URI::Find - Find URIs in arbitrary text


  require URI::Find;

  my $finder = URI::Find->new(\&callback);

  $how_many_found = $finder->find(\$text);


This module does one thing: Finds URIs and URLs in plain text. It finds them quickly and it finds them all (or what URI::URL considers a URI to be.) It only finds URIs which include a scheme (http:// or the like), for something a bit less strict have a look at URI::Find::Schemeless.

Public Methods

  my $finder = URI::Find->new(\&callback);

Creates a new URI::Find object.

&callback is a function which is called on each URI found. It is passed two arguments, the first is a URI::URL object representing the URI found. The second is the original text of the URI found. The return value of the callback will replace the original URI in the text.

  my $how_many_found = $finder->find(\$text);

$text is a string to search and possibly modify with your callback.

Protected Methods

I got a bunch of mail from people asking if I'd add certain features to URI::Find. Most wanted the search to be less restrictive, do more heuristics, etc... Since many of the requests were contradictory, I'm letting people create their own custom subclasses to do what they want.

The following are methods internal to URI::Find which a subclass can override to change the way URI::Find acts. They are only to be called inside a URI::Find subclass. Users of this module are NOT to use these methods.

  my $uri_re = $self->uri_re;

Returns the regex for finding absolute, schemed URIs ( and such). This, combined with schemeless_uri_re() is what finds candidate URIs.

Usually this method does not have to be overridden.

  my $schemeless_re = $self->schemeless_uri_re;

Returns the regex for finding schemeless URIs ( and such) and other things which might be URIs. By default this will match othing (though it used to try to find schemeless URIs which started with www and ftp).

Many people will want to override this method. See URI::Find::Schemeless for a subclass does a reasonable job of finding URIs which might be missing the scheme.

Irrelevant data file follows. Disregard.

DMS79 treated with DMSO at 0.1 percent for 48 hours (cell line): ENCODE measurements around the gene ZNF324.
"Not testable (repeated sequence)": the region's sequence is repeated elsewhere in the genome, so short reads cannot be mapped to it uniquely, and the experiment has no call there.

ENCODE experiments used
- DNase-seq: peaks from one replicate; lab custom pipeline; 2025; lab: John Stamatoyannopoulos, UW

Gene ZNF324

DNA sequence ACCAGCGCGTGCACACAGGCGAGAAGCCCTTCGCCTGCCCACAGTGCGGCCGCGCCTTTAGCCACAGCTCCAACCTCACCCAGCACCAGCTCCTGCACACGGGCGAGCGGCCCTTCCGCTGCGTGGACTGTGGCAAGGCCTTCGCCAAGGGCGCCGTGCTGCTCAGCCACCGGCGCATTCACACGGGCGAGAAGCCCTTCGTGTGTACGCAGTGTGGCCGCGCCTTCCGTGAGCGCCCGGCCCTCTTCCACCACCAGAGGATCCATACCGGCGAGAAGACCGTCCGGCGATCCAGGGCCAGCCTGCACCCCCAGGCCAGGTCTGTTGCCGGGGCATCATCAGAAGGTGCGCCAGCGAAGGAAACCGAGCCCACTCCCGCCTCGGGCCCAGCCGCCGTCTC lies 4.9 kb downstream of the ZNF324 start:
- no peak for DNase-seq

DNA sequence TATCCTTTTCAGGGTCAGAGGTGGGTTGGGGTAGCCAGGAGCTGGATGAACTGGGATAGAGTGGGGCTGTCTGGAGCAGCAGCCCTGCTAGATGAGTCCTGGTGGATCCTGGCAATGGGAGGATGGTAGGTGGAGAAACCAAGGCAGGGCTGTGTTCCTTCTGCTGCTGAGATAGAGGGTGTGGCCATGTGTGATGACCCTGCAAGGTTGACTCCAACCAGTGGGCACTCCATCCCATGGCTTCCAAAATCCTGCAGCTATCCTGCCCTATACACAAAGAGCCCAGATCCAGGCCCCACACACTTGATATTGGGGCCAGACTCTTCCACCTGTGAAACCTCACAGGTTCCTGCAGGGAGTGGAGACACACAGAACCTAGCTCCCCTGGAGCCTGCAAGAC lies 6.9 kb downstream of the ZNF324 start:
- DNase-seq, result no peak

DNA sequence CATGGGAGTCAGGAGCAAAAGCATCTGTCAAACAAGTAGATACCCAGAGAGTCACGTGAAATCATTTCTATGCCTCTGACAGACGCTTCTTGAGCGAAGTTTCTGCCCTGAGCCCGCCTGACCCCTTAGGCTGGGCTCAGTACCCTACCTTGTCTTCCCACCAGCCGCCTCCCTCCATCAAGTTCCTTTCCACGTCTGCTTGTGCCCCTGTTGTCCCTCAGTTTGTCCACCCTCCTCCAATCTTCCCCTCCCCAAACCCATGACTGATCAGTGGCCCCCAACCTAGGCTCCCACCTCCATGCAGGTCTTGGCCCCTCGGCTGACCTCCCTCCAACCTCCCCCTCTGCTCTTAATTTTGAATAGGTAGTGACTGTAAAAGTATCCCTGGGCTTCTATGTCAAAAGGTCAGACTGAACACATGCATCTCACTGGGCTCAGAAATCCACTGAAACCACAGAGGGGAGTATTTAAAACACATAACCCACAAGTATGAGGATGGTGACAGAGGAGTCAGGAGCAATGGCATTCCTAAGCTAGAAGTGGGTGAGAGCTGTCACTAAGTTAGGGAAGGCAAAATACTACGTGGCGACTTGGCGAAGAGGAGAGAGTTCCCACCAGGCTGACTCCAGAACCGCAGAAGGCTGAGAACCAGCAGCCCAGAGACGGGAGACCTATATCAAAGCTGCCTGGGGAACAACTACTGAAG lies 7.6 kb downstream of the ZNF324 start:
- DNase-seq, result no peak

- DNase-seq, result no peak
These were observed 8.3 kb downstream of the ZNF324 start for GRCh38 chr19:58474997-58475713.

my $uric_set = $self->uric_set;

Returns a set matching the 'uric' set defined in RFC 2396 suitable for putting into a character set ([]) in a regex.

You almost never have to override this.

  my $cruft_set = $self->cruft_set;

Returns a set of characters which are considered garbage. Used by decruft().

  my $uri = $self->decruft($uri);

Sometimes garbage characters like periods and parenthesis get accidentally matched along with the URI. In order for the URI to be properly identified, it must sometimes be "decrufted", the garbage characters stripped.

This method takes a candidate URI and strips off any cruft it finds.

  my $uri = $self->recruft($uri);

This method puts back the cruft taken off with decruft(). This is necessary because the cruft is destructively removed from the string before invoking the user's callback, so it has to be put back afterwards.

  my $schemed_uri = $self->schemeless_to_schemed($schemeless_uri);

This takes a schemeless URI and returns an absolute, schemed URI. The standard implementation supplies ftp:// for URIs which start with ftp., and http:// otherwise.


Returns whether or not the given URI is schemed or schemeless. True for schemed, false for schemeless.

Old Functions

The old find_uri() function is still around and it works, but its deprecated.


Simply print the original URI text found and the normalized representation.

  my $finder = URI::Find->new(
                      sub {
                          my($uri, $orig_uri) = @_;
                          print "The text '$orig_uri' represents '$uri'\n";
                          return $orig_uri;

Check each URI in document to see if it exists.

  use LWP::Simple;

  my $finder = URI::Find->new(sub {
                                  my($uri, $orig_uri) = @_;
                                  if( head $uri ) {
                                      print "$orig_uri is okay\n";
                                  else {
                                      print "$orig_uri cannot be found\n";
                                  return $orig_uri;

Turn plain text into HTML, with each URI found wrapped in an HTML anchor.

  use CGI qw(escapeHTML);

  $text = "<pre>\n" . escapeHTML($text) . "</pre>\n";
  my $finder = URI::Find->new(
                              sub {
                                  my($uri, $orig_uri) = @_;
                                  return qq|<a href="$uri">$orig_uri</a>|;


RFC 2396 Appendix E suggests using the form '<>' or '<URL:>' when putting URLs in plain text. URI::Find accomidates this suggestion and considers the entire thing (brackets and all) to be part of the URL found. This means that when find_uris() sees '<URL:>' it will hand that entire string to your callback, not just the URL.

NOTE: The prototype on find_uris() is already getting annoying to me. I might remove it in a future version.


  L<URI::Find::Schemeless>, L<URI::URL>, L<URI>,
  RFC 2396 (especially Appendix E)


Michael G Schwern <> with insight from Uri Gutman, Greg Bacon, Jeff Pinyan, Roderick Schertler and others.

Currently maintained by Roderick Schertler <>.

2 POD Errors

The following errors were encountered while parsing the POD:

Around line 317:

You forgot a '=back' before '=head2'

Around line 323:

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